A Not Very Long Introduction to WordPress Shortcodes

What’s a shortcode?

WordPress shortcodes are custom, WordPress-specific tags that, when entered into the editor, can modify content, insert additional markup around existing content, or even pull in new content from elsewhere (recent posts, uploaded photos, etc). WordPress comes with a number of useful shortcodes built in.

But sometimes it can be useful to define your own. If you’re routinely posting the same complicated markup into blog posts, it might be easier to set up a shortcode. Imagine turning something like


<div class="module">
<h2 class="header">Important Note</h2>
<div class="module_content">
		<img class="note-icon" src="/images/someIcon.gif" alt="">
Announcement content goes here
</div>
</div>

into


[module header="Important Note" icon="someIcon.gif"]
Announcement content goes here
[/module]

Nice and clean, right? It’s not that hard to build.

Why we wrote one

When we first launched this blog, we were using the SyntaxHighlighter Evolved plugin. It did the job, but there were a few things about it that we didn’t really like:

  • In general, we didn’t want scripts wrapped in WordPress plugins. In fact, we didn’t want to use any more plugins than we needed to—plugins add complexity and potential security holes. We thought it would be simpler to install the script separately from the plugin.
  • SyntaxHighlighter was considerably larger than Prism, the other highlighter we were considering.
  • SyntaxHighlighter’s default theme was kind of clunky.
  • We had trouble getting highlighted code to wrap. The way SyntaxHighlighter formatted code, long lines would extend out of the code block and generate a horizontal scroller, which we thought was awkward to work with. There didn’t seem to be any way of turning this off.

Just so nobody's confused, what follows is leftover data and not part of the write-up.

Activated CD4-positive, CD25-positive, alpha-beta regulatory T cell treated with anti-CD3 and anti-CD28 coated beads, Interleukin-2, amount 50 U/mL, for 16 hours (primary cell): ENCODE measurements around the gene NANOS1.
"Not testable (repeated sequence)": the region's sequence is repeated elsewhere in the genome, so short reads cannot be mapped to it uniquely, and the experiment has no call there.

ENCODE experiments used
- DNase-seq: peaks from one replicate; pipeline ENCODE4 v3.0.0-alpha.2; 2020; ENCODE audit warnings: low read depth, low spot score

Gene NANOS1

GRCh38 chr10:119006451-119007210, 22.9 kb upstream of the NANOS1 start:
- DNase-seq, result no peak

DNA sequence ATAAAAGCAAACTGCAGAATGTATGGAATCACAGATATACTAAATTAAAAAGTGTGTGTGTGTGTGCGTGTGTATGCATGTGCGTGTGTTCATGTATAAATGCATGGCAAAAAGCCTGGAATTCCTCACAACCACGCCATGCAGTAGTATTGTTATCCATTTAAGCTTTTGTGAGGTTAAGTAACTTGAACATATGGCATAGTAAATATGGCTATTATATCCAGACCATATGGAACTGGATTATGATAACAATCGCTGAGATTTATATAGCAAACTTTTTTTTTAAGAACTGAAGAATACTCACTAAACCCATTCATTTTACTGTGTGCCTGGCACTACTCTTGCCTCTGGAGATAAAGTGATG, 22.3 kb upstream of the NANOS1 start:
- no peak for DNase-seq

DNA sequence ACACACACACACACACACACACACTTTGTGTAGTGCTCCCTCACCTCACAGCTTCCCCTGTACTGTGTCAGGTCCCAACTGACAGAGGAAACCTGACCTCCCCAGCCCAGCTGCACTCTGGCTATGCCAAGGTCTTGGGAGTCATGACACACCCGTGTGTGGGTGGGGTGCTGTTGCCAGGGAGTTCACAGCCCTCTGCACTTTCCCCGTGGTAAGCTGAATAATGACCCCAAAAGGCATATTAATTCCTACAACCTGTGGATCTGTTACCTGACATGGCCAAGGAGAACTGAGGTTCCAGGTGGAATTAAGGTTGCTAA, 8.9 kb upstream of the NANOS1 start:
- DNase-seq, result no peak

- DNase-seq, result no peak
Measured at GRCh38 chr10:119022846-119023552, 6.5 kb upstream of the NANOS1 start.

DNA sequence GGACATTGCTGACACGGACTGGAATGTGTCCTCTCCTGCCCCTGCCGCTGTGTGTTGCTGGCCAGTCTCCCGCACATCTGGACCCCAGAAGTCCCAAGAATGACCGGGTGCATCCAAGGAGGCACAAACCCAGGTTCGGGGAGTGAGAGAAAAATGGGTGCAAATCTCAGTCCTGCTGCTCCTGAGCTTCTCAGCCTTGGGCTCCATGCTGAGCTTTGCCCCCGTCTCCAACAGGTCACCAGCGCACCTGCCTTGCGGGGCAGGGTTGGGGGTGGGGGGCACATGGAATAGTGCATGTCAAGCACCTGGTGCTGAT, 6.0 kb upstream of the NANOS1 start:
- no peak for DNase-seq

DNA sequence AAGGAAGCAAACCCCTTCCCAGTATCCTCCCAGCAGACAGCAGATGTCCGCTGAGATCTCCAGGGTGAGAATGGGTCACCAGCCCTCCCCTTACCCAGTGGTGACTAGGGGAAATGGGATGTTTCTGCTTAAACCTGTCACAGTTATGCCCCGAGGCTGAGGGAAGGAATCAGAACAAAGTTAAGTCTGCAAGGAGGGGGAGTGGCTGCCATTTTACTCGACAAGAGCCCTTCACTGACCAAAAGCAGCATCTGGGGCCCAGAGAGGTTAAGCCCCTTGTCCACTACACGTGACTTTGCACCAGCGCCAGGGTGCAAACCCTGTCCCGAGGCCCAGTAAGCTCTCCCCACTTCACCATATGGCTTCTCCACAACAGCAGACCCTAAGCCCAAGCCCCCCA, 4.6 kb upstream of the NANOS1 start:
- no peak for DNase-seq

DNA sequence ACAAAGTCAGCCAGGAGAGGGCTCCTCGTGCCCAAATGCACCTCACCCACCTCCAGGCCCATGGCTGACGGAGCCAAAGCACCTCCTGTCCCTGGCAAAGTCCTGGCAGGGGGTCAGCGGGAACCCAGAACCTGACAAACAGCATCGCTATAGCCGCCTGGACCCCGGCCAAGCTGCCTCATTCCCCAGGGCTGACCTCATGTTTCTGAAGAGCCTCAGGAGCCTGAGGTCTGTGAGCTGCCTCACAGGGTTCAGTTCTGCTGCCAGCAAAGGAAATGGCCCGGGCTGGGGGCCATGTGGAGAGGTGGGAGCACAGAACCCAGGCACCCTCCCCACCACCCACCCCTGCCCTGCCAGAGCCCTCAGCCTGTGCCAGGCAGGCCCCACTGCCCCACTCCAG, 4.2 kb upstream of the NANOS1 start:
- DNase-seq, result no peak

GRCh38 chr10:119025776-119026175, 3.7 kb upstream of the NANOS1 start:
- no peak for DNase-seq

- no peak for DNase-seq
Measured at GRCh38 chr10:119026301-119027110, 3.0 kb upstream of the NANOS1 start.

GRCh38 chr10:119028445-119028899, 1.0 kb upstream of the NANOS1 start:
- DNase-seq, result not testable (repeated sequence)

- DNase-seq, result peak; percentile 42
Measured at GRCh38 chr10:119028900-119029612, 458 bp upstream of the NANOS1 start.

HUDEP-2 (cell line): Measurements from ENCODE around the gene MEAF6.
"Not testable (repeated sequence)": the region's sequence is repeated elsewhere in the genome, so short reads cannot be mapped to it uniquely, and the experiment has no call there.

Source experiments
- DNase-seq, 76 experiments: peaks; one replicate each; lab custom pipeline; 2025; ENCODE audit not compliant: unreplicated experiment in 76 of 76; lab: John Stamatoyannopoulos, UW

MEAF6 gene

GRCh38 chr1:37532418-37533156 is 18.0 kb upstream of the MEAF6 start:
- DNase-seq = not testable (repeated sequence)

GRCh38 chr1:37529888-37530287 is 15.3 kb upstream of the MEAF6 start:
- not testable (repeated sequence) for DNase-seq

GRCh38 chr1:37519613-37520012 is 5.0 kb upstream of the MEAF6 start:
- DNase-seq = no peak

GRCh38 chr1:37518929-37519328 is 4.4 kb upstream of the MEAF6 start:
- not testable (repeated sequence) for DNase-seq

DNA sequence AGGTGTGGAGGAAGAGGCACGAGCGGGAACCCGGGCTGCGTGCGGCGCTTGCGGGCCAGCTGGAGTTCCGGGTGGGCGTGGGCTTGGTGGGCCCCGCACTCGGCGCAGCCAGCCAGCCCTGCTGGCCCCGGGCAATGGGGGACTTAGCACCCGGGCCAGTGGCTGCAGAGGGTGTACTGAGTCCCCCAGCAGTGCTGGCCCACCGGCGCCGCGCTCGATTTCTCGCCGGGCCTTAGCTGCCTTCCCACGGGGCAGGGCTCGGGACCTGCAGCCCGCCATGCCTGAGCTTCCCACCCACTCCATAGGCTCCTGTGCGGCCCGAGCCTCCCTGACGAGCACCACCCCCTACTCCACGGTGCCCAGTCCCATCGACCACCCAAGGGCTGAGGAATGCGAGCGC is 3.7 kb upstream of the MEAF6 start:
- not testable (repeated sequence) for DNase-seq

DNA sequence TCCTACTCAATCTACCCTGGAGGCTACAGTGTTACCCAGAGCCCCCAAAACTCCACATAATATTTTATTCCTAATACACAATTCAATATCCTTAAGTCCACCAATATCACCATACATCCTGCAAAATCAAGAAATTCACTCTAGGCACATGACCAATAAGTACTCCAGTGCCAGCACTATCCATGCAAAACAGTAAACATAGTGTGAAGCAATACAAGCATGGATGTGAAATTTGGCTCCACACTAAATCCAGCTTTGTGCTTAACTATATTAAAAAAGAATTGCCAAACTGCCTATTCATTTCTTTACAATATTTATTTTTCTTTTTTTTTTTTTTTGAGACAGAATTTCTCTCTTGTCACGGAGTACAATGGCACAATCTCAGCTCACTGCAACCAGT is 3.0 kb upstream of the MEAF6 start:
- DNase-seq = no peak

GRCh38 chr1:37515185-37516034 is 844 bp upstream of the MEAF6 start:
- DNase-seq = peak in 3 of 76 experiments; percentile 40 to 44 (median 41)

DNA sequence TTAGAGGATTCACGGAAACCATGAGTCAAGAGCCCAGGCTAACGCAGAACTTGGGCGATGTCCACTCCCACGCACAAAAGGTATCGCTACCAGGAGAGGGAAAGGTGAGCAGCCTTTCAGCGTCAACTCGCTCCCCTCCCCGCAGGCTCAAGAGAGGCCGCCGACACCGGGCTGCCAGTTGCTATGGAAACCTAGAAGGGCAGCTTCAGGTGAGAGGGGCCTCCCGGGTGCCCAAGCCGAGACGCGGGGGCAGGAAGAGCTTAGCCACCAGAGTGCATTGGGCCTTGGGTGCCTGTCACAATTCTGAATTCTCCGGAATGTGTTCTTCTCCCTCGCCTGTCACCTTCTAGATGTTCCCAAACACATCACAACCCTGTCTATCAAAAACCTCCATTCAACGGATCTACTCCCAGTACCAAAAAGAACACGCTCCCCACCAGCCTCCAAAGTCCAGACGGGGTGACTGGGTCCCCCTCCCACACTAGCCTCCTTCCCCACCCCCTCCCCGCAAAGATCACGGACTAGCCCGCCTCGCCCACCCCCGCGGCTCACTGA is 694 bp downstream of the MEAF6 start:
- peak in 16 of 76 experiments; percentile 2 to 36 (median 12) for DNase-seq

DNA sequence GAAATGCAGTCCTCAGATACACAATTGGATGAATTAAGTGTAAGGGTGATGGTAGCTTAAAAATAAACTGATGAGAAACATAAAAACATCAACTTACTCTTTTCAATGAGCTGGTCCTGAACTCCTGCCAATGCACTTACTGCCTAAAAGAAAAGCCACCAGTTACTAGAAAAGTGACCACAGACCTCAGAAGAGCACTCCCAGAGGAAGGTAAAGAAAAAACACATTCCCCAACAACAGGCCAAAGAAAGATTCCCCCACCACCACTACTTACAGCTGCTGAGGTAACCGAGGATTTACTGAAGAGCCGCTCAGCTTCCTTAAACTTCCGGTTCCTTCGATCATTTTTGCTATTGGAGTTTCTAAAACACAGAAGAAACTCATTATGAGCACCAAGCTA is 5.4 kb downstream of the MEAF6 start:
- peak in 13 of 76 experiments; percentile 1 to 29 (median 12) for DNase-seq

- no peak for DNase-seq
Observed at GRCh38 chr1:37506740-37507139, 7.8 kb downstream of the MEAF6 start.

One complication of going plugin-less, however, is that HTML markup has to be converted to entities before syntax highlighting is applied—otherwise, it’ll be rendered by the browser. This is where the convenience of SyntaxHighlighter came in: wrapping HTML in the SyntaxHighlighter shortcode automatically converted the markup to entities. I wanted the shortcode without the plugin, and when I looked up WordPress’s shortcode API, writing one seemed pretty straightforward. The whole thing took about ten minutes.

Try it yourself

Here’s the code. You can drop this into your functions file and—assuming you’ve installed Prism—it will work.


function codetag_func($atts, $content) {
	$atts = shortcode_atts( array('language' => 'markup', 'wrap' => true), $atts, 'codetag' );
	$language = $atts['language'];
	$wrap = $atts['wrap'];
	$content = str_replace("", "", $content);
	$wrapping = "wrap";
	if ($wrap === "false") $wrapping = "wrap--none";
	return '
<pre><code class="language-'.$language.' '.$wrapping.'">'.htmlentities($content).'</code></pre>
';
}
add_shortcode( 'code', 'codetag_func' );

You will also need the following CSS:


.wrap {
	white-space:pre-wrap;
	white-space:-moz-pre-wrap;
	white-space:-pre-wrap;
	white-space:-o-pre-wrap;
	word-wrap:break-word;
}

The syntax is:


[code language="css"]
// code goes here
[/code]

Note: The “code” shortcode might conflict with existing plugins (and it will definitely conflict if you’ve got SyntaxHighlighter installed) but you can change it to anything.

Explained

Basic WordPress shortcodes aren’t hard to write at all. All of this will be pretty elementary to WordPress pros, but it might be useful to someone who’s still getting used to the idea of shortcodes.

First define the handler function.

codetag_func($atts, $content) {